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Saturday December 03, 2022

Government: size, growth, function

January 07, 2022

The writer is the author of 'Governing the ungovernable'.

There is a lot of speculation and very little solid information about the size, growth, functions and skill mix of the employees serving the government in Pakistan.

This article attempts to provide an updated overview of the civilian labour force employed by federal, provincial and state-owned enterprises and autonomous bodies. It traces the evolution of federal and provincial employment since the passage of the 18th Amendment and the 7th NFC Award. We also present the distribution of these employees according to the constitutionally enshrined functions of the executive branch and classification according to the skill intensity. The size of the armed forces in current employment paid out of the defence budget is not included. However, civilians working in the armed forces are included in the numbers presented here. Military pensioners paid out of the civilian budget are included in the pension data.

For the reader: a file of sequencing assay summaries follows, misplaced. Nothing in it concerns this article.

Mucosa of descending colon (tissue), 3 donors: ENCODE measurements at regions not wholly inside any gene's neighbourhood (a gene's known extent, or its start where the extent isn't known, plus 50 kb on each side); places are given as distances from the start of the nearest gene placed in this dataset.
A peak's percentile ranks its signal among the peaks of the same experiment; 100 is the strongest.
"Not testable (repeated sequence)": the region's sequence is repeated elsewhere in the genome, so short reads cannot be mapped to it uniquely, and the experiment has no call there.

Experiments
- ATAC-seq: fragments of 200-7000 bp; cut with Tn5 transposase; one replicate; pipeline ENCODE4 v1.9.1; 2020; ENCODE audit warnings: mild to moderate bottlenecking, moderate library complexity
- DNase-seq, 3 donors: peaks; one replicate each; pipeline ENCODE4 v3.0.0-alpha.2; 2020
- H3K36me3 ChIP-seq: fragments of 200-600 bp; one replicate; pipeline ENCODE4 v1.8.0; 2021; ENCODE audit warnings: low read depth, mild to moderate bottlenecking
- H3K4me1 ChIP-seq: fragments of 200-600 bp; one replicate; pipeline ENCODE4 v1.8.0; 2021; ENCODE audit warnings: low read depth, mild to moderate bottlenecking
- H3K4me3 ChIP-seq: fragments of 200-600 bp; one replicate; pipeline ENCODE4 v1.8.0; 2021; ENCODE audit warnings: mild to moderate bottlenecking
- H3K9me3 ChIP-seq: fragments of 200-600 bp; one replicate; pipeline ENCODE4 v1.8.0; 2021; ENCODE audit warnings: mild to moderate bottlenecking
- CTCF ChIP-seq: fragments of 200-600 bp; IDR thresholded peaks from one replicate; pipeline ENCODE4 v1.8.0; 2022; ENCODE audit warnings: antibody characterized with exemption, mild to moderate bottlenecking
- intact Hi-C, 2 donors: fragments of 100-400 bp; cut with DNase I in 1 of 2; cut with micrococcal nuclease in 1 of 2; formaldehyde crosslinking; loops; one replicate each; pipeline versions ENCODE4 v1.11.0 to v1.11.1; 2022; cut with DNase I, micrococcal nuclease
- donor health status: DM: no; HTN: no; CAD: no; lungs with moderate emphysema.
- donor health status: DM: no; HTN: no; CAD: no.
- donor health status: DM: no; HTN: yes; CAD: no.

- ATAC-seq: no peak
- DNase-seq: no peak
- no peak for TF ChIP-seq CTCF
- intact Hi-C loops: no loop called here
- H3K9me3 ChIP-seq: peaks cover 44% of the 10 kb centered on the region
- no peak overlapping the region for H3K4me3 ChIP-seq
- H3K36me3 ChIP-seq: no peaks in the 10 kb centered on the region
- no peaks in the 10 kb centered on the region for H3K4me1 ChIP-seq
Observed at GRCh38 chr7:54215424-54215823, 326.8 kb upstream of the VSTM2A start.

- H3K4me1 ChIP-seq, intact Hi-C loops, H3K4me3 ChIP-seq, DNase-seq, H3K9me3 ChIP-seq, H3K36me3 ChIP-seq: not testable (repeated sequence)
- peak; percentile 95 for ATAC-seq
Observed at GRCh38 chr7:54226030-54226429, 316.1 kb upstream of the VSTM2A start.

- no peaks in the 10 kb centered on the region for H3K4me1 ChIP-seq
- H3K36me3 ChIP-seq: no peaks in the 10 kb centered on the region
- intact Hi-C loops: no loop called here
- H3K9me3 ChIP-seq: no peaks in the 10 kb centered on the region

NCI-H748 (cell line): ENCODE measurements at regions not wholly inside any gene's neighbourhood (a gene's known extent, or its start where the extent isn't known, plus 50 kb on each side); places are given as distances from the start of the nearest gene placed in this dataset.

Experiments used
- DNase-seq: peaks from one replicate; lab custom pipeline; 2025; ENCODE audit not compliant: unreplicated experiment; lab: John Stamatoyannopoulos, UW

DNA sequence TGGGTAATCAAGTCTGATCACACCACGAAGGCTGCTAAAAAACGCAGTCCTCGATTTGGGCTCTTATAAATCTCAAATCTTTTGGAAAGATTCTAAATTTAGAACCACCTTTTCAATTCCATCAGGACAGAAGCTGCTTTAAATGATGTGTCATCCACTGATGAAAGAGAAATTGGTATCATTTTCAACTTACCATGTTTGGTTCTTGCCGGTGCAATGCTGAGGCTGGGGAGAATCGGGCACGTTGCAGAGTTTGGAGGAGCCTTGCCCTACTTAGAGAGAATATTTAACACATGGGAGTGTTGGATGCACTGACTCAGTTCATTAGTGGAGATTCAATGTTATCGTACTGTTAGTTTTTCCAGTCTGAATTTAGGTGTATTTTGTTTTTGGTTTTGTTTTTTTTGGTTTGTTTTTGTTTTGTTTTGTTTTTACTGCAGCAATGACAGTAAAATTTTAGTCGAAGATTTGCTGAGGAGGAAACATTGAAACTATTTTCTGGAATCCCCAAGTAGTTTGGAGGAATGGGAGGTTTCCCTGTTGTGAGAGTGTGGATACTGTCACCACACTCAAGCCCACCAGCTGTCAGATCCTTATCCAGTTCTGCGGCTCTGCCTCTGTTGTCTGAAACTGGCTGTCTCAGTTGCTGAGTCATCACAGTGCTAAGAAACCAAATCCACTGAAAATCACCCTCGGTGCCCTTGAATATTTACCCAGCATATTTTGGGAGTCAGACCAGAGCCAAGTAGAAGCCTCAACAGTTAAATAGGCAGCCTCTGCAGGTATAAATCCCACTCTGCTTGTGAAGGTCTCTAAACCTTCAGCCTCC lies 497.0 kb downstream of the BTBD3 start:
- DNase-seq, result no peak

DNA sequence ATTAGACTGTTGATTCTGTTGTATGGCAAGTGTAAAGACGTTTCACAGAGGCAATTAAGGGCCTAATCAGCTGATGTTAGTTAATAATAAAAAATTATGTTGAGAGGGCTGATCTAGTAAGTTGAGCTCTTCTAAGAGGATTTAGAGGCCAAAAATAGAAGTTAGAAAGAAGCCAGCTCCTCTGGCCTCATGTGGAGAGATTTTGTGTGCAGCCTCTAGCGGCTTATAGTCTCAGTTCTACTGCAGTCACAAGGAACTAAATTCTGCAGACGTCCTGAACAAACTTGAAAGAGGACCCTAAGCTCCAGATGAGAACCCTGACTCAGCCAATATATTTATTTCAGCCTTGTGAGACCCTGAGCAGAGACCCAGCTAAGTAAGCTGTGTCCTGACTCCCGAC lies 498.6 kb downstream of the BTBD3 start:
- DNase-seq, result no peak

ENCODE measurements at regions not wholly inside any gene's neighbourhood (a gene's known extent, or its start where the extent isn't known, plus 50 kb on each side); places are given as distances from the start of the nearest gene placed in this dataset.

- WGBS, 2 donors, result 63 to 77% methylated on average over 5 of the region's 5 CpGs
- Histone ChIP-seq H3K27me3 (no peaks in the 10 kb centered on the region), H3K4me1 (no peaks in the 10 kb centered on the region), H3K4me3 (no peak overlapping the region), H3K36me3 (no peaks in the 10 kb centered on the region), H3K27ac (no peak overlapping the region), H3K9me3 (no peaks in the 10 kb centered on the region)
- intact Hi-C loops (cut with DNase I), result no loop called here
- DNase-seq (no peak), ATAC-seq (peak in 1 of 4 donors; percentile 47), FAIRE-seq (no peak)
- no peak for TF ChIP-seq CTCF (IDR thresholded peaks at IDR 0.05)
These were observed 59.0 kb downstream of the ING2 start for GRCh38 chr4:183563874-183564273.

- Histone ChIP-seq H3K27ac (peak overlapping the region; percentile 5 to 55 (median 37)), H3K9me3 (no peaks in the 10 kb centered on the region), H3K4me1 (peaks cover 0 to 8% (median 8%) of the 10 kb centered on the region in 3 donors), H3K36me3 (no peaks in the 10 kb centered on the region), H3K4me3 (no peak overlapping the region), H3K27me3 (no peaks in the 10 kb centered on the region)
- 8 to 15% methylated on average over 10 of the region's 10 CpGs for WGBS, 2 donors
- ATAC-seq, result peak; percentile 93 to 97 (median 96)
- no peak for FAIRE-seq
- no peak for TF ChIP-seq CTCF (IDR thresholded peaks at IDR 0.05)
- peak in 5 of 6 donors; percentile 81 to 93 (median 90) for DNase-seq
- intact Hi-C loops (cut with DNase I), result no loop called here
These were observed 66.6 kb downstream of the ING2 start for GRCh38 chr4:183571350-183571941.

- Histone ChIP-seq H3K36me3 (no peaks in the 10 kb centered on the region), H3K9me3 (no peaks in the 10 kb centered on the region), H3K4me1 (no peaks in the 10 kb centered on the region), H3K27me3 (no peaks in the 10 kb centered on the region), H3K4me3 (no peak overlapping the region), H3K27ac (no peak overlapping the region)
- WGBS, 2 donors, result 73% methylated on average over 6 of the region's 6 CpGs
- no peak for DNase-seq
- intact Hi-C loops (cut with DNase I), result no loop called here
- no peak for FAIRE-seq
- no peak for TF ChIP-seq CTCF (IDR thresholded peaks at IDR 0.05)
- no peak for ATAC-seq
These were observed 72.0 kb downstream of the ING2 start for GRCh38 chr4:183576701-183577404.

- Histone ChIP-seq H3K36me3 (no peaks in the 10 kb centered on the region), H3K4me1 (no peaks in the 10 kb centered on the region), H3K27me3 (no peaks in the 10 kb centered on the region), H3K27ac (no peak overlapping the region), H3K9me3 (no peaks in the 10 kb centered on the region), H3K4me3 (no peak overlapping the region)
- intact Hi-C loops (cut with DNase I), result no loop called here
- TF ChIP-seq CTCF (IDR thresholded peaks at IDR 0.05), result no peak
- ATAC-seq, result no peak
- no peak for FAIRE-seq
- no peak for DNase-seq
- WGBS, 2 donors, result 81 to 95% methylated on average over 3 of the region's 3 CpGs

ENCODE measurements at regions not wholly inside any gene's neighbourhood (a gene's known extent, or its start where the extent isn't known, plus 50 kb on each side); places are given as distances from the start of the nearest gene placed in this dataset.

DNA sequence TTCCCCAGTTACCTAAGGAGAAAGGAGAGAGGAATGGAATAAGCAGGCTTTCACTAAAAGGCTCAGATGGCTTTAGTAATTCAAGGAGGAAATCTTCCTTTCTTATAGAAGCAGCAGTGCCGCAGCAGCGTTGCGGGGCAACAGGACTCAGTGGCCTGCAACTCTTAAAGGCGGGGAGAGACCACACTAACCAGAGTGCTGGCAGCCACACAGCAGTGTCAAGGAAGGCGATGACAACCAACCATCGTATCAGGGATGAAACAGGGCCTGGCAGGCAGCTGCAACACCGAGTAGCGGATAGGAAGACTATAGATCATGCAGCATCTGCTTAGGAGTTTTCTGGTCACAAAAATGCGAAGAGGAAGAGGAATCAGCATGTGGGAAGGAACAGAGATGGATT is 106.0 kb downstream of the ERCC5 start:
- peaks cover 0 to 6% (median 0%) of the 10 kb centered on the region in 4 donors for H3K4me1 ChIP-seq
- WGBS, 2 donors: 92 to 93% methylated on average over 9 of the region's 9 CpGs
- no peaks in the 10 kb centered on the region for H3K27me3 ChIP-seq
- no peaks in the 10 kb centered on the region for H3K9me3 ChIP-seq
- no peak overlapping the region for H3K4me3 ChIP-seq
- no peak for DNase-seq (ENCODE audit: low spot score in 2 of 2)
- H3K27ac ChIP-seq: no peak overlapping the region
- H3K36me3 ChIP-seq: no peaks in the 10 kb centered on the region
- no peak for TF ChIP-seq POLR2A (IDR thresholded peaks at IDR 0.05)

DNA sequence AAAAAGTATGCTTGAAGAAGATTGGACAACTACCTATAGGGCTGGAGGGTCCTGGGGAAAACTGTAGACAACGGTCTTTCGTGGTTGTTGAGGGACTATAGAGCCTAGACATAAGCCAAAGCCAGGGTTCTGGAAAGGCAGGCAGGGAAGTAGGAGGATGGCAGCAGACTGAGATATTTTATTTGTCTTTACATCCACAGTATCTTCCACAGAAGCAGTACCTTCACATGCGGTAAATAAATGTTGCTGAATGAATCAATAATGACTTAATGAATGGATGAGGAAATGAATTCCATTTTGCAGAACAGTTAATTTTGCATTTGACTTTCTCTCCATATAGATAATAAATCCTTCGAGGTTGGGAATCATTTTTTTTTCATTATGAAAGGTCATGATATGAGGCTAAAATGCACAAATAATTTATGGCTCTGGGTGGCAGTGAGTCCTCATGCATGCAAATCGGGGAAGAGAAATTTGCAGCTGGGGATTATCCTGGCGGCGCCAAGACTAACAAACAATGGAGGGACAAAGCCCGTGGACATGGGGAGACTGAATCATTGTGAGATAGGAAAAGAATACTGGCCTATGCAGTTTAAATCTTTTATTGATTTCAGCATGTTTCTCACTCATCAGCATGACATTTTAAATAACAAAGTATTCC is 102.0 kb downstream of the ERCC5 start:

According to latest estimates, Pakistan has a civilian labour force of 66 million of which 62 million are employed or self-employed. The formal sector employs 10 million, the informal sector 30 million and the agriculture sector 23 million. The government employs 3.2 million or 5.1 percent of the total employed civilian labour force. Those who argue or plead that the government should directly provide jobs must realise that 95 percent of the jobs are generated in the private sector and the contribution of the government in absorbing new entrants will always remain insignificant. We have to create an enabling environment in which private firms, farms and businesses maximise employment while the government provides trained, educated, healthy and skilled human resources to meet their needs. The population served by each public servant is 63, 345 while it was 75,100 in 1972. Government employees form 1.57 percent of the total population of the country.

The total government expenditure is around 22 percent of GDP while the wages (salary and allowances) of the employees account for 3.6 percent of GDP and 19 percent of the combined current expenditure incurred by the federal and provincial governments. If the development expenditure is added, the ratio falls to 14 percent of the total government expenditure.